Official Records of the Union and Confederate Armies: General Lew Wallace's Account of the Battle of Monocacy (Illustrated) by Lew Wallace
Long before he became best known for Ben Hur, Lewis "Lew" Wallace (April 10, 1827 – February 15, 1905) was an important Union general who played significant roles in the Western theater at the outset of the war.
Wallace was able to organize two full brigades and a third incomplete, and took up position in the center of Grant's lines besieging Fort Donelson. During the fierce Confederate assault on February 15, Wallace coolly acted on his own initiative to send a brigade to reinforce the beleaguered division of Brig. Gen. John A. McClernand, despite orders from Grant to avoid a general engagement. This action was key in stabilizing the Union defensive line. After this Confederate assault had been checked, Wallace led a counter attack which retook the ground that was lost. Wallace was promoted to major general to rank from March 21.
Wallace's most notable service came in July 1864, at the Battle of Monocacy, part of the Valley Campaigns of 1864. Although the some 5,800-man force under his command (mostly hundred-days' men amalgamated from the VIII Corps) and the division of James B. Ricketts from VI Corps was defeated by Confederate General Jubal A. Early, who had some 15,000 troops, Wallace was able to delay Early's advance toward Washington, D.C. for an entire day, to the point that the city defenses had time to organize and repel Early, who arrived at Fort Stevens in Washington at around noon on July 11, two days after defeating Wallace at Monocacy, the northernmost Confederate victory of the war.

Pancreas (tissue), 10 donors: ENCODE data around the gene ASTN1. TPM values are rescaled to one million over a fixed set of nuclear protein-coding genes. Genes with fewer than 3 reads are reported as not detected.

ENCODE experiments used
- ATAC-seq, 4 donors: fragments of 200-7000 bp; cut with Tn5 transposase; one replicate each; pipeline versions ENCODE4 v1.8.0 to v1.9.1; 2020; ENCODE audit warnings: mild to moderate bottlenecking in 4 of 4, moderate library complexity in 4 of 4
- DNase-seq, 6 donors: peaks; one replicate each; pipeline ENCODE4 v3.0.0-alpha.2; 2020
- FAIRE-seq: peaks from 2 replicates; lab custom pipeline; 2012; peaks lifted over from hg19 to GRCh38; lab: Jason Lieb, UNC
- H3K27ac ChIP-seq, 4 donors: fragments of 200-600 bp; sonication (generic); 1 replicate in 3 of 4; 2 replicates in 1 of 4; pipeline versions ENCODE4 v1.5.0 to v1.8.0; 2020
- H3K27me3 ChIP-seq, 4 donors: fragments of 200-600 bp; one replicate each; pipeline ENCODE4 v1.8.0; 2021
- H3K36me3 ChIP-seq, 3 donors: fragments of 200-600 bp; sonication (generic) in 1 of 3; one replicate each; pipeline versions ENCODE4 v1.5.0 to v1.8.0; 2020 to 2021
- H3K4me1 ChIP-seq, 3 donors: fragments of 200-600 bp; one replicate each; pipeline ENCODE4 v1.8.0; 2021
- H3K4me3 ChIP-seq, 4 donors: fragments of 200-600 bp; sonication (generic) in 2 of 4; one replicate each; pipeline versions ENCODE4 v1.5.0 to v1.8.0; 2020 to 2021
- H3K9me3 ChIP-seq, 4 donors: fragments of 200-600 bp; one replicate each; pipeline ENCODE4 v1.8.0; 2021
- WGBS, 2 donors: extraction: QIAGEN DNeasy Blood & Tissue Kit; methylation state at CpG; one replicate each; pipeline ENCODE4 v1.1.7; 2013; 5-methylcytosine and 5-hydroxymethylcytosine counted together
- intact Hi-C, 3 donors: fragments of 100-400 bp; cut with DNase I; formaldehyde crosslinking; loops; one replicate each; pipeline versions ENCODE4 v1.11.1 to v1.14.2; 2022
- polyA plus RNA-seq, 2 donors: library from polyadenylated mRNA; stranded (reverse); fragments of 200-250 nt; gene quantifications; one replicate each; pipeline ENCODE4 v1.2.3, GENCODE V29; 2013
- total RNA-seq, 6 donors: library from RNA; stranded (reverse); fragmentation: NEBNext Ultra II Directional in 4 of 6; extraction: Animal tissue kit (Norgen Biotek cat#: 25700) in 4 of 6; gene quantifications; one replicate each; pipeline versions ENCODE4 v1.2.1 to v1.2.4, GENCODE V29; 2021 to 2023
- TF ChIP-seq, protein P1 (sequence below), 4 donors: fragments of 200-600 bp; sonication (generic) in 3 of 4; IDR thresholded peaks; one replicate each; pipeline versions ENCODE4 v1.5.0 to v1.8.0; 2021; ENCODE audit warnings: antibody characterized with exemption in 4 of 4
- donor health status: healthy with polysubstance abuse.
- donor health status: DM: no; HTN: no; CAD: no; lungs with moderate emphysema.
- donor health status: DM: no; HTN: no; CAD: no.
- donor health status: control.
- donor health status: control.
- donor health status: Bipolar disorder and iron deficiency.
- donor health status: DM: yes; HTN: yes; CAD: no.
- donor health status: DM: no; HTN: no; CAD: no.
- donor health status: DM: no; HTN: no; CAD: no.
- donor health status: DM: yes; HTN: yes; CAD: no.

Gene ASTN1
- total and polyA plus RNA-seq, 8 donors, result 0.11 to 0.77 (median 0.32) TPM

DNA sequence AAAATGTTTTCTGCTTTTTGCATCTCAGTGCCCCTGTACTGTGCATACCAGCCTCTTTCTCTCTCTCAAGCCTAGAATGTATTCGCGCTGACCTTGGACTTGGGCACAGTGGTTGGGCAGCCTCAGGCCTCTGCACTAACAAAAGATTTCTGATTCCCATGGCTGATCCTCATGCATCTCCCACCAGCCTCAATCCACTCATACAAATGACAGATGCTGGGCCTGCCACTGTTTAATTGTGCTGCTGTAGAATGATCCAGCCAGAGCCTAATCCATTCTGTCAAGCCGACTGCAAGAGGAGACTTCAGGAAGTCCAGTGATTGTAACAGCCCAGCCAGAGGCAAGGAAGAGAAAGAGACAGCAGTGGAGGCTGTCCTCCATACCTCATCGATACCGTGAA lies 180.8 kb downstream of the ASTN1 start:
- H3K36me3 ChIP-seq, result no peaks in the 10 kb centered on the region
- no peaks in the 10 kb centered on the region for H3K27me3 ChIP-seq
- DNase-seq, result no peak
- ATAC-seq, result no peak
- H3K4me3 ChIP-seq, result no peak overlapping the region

General Grant relieved Wallace of his command after learning of the defeat of Monocacy, but re-instated him two weeks later. Grant's memoirs praised Wallace's delaying tactics at Monocacy: "If Early had been but one day earlier, he might have entered the capital before the arrival of the reinforcements I had sent. ... General Wallace contributed on this occasion by the defeat of the troops under him, a greater benefit to the cause than often falls to the lot of a commander of an equal force to render by means of a victory." Personally, Wallace was devastated by the loss of his reputation as a result of Shiloh. He worked desperately all his life to change public opinion about his role in the battle, going so far as to literally beg Grant to "set things right" in Grant's memoirs. Grant, however, like many of the others Wallace importuned, refused to change his opinion.
After the battle, Wallace wrote an account about the Battle of Monocacy that became part of The War of the Rebellion: Official Records of the Union and Confederate Armies. This edition of his account includes illustrations and maps of the campaign, and it also includes pictures of the important commanders of the battle.